Renovation and addition to a suburban home add contemporary living and views

A modern extension to this home offers indoor-outdoor flow and a large new open-plan living, dining and kitchen space

Offering a point of difference to the solidity architecture, backyard, cottage, estate, home, house, property, real estate, residential area, resort, swimming pool, tree, villa, teal, black
Offering a point of difference to the solidity of the brick and sandstone house it connects to, this glass-walled extension is designed around the sites large mature gum tree.

It's a scenario often faced by architects how to most effectively add spacious, contemporary living to an historic home. Sometimes, a clear divide is best for the old, and also for the new.

The renovation and expansion of this family home with a heritage-listed facade was undertaken by BE Architecture. Together with reworking the interiors of the sandstone and red-brick house, BE directors Jonathon Boucher and Andrew Piva were asked to add an extension and pool on the sloping rear of the site.

The extension had to embrace a beautiful lemon-scented gum on the property and provide seamless indoor-outdoor flow, says Boucher. "The two-level addition is built on a floating slab of off-form concrete with timber infills bridging the root structure of the ancient tree.

"Strategies were made in conjunction with an arborist to ensure the tree and root system weren't harmed during the tricky construction."

In terms of layout, the ground floor of the addition comprises a large pavilion containing the open-plan living, kitchen and dining space.

"The top floor on a level with the main upper floor of the existing house has the new master bedroom suite," says Boucher.

Seen on this plan of a comprehensive renovation architecture, building, courtyard, estate, facade, home, house, property, real estate, residential area, window, black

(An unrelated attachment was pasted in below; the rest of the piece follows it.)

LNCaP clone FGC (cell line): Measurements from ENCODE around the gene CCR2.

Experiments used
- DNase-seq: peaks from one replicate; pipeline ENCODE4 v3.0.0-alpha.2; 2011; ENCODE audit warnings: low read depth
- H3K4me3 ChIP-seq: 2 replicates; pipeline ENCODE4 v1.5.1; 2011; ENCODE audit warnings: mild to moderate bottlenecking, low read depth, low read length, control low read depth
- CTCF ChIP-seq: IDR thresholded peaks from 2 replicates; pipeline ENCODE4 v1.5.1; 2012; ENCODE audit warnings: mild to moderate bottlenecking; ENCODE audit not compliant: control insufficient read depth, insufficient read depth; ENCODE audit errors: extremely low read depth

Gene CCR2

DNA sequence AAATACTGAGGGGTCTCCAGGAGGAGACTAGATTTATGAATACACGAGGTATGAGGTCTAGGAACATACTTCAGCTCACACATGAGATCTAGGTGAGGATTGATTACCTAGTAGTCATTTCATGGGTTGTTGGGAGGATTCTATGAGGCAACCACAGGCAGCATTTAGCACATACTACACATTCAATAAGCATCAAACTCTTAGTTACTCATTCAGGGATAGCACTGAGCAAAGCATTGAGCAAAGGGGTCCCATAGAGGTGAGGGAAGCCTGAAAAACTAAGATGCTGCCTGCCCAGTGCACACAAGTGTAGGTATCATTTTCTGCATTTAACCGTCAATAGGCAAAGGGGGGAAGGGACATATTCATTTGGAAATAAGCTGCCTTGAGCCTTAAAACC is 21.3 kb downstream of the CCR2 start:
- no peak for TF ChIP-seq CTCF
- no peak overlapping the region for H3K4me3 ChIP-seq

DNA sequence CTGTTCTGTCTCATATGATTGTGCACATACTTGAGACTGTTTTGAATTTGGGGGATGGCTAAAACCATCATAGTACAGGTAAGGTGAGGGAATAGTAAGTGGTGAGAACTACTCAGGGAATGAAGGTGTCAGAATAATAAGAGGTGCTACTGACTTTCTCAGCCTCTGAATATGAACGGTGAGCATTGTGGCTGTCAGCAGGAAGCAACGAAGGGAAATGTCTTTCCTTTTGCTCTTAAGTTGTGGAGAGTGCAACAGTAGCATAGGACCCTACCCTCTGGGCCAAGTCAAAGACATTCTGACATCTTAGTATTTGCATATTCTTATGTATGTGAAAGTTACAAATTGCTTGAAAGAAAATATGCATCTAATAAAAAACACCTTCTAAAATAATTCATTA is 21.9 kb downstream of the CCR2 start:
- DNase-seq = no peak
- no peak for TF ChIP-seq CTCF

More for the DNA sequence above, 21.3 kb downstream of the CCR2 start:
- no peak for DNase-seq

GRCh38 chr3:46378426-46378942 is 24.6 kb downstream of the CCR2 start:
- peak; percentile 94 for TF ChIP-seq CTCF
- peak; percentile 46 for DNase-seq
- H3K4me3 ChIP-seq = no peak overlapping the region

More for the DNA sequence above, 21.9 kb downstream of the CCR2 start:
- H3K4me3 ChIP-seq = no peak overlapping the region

Seen on this plan of a comprehensive renovation project, the front door positioning is now in the middle at the side of the extended home, allows guests to arrive straight at the heart of the interior. The existing home is to the left, while the glass box modern addition to the right contains a new kitchen, dining and living pavilion, plus extensive covered outdoor areas.

To connect the old with the brand new, the architects inserted a central circulation atrium that defines and celebrates the different sections.

The formal entry was moved from the front of the home to this bisecting void, says Piva.

From the side, guests now enter directly into the heart of the home, while the original front door now opens to a new front yard garden.

The extension is mainly glass but sections of inky spotted gum cladding contrast with the red brick on the existing home. The same finish is repeated on the support posts, which echo and complement the look of the tree trunk and its branches. The posts conceal internal services,keeping the overall look uncluttered.

"And the cladding materials are brought inside, too seen, for example, beside the new entry door where the spotted gum cladding is continued into the hall," says Boucher.

The lines of the pavilion base slab lead the eye out past the glazing to the covered deck and views beyond. And with the sliding doors pulled back, the living spaces, pavilion deck and pool become one.

This glass-walled extension now comprises the reworked homes architecture, daylighting, estate, home, house, interior design, real estate, window, wood, gray
This glass-walled extension now comprises the reworked homes contemporary living spaces.

This arrangement gives the impression that the pavilion space is even larger than it really is.

"Stepping the swimming pool and storage spaces down the hill, enabled us to keep the pool surface flush with the deck," says Piva. "And a new garage is positioned another level down again tucked under the pool and rear lawn. The project involved extensive excavation."

The upper level of the extension cantilevers over the lower floor, with its deck stretching out to access harbour views previously unavailable to the owners. The roof was extended, too, making it more like a landscape element.

In addition, the design incorporates passive heating and cooling to minimise power needs.

Credit list

BE Architecture, design director, Broderick Ely; design team, Jonathon Boucher and Andrew Piva
Kitchen manufacturer
Woodform Architectural Spotted Gum
Window/door joinery
Reverse-cycle air conditioning
TIDA Home,
Beaton Projects
Designed by BE Architecture, installed by Beaton Projects
Tremco roll-on membrane with ballast
External, Cutek; interior, Dulux
Lighting design
BE Architecture

Story by: Charles Moxham

Photography by: Peter Clarke

19 Jan, 2020

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